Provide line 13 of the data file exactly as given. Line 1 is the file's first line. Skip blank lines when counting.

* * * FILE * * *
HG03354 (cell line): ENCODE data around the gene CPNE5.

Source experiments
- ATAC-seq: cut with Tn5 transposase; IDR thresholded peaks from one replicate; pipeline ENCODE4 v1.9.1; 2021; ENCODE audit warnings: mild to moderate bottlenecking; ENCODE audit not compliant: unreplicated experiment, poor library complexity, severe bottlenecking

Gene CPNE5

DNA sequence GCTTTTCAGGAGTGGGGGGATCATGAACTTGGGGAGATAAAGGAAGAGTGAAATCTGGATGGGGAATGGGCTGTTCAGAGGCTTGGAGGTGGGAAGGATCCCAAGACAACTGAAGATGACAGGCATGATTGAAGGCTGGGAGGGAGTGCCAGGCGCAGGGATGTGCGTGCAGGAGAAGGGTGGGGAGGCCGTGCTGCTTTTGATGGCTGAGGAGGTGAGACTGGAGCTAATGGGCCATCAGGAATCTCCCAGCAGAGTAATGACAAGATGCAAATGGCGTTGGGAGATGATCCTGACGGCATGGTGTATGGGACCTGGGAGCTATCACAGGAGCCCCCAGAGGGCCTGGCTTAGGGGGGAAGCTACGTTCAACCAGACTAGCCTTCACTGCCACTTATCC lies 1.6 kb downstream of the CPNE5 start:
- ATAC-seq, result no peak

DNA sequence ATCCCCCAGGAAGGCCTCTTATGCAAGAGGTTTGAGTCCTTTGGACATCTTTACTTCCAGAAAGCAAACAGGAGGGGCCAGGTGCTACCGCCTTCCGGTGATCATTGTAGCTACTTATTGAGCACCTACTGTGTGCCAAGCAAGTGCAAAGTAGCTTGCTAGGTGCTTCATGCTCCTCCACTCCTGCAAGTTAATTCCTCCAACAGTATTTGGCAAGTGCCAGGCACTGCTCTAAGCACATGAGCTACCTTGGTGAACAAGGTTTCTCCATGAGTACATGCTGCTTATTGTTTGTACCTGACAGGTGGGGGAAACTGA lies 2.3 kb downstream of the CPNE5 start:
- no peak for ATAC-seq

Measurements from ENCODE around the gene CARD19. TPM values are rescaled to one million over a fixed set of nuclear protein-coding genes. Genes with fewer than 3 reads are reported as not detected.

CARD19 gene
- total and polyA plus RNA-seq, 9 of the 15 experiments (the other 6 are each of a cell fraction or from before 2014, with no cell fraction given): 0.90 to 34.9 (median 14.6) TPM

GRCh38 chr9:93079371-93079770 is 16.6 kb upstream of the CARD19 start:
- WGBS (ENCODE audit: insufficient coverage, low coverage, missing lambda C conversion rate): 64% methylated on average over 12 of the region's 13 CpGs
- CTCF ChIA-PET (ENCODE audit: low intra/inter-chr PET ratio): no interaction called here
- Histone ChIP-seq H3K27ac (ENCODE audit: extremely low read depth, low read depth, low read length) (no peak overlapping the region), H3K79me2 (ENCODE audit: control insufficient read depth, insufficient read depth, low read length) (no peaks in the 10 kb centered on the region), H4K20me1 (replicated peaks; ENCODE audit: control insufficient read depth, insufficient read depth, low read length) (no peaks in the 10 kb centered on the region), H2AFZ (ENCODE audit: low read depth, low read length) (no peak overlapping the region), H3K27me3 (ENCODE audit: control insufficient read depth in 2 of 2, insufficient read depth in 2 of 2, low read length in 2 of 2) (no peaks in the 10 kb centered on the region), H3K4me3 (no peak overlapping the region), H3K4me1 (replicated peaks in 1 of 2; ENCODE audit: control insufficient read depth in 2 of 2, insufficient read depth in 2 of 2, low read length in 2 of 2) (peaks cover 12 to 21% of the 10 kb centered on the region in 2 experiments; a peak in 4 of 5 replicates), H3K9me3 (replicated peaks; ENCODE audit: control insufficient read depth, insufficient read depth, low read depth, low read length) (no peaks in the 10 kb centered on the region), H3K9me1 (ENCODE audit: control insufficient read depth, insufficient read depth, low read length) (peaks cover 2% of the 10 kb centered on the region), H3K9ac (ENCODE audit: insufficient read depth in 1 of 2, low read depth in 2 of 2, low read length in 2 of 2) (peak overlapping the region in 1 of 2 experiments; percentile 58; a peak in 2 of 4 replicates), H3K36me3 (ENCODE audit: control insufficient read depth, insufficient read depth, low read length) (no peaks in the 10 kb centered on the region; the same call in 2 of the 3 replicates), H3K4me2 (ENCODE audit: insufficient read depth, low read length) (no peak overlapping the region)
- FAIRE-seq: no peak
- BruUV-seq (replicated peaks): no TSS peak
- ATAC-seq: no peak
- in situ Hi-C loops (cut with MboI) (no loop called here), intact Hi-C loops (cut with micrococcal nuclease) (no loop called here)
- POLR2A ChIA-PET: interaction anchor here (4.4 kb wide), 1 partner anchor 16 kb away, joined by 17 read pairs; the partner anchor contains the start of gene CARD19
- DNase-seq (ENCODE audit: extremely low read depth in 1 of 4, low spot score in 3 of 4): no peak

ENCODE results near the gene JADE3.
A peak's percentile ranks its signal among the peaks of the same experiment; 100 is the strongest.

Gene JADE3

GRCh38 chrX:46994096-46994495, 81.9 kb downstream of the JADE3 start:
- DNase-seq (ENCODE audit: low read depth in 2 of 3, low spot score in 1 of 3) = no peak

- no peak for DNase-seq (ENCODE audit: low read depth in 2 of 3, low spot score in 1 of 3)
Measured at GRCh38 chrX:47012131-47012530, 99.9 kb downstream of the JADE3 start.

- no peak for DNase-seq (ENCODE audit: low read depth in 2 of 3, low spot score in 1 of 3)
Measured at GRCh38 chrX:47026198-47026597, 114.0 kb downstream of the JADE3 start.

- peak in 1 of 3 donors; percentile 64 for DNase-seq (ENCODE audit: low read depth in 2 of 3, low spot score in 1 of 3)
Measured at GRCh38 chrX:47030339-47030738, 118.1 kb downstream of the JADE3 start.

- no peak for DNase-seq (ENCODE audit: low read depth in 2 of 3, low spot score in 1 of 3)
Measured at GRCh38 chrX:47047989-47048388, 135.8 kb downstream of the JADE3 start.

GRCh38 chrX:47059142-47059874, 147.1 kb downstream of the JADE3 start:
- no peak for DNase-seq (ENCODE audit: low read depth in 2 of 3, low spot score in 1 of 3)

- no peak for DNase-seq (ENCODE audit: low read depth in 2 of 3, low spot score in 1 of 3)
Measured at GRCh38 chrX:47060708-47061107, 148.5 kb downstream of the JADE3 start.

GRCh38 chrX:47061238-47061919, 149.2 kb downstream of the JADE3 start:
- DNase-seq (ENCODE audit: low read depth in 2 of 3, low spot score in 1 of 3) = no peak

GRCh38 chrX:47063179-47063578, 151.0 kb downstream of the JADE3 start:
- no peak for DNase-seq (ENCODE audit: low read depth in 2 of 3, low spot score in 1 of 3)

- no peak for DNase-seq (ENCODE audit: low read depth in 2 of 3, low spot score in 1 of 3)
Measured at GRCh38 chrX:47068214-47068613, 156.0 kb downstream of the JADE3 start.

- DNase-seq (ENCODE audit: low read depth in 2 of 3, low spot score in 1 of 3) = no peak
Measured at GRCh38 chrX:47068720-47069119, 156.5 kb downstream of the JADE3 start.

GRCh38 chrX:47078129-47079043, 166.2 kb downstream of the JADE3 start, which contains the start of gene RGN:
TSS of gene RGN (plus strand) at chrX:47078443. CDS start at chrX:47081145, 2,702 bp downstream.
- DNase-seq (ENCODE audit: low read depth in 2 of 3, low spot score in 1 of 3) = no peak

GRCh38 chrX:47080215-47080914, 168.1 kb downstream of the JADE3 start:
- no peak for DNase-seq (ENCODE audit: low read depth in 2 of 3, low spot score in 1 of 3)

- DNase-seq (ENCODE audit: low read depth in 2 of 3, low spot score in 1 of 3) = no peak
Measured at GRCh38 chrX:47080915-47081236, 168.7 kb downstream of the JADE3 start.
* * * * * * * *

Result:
- WGBS (ENCODE audit: insufficient coverage, low coverage, missing lambda C conversion rate): 64% methylated on average over 12 of the region's 13 CpGs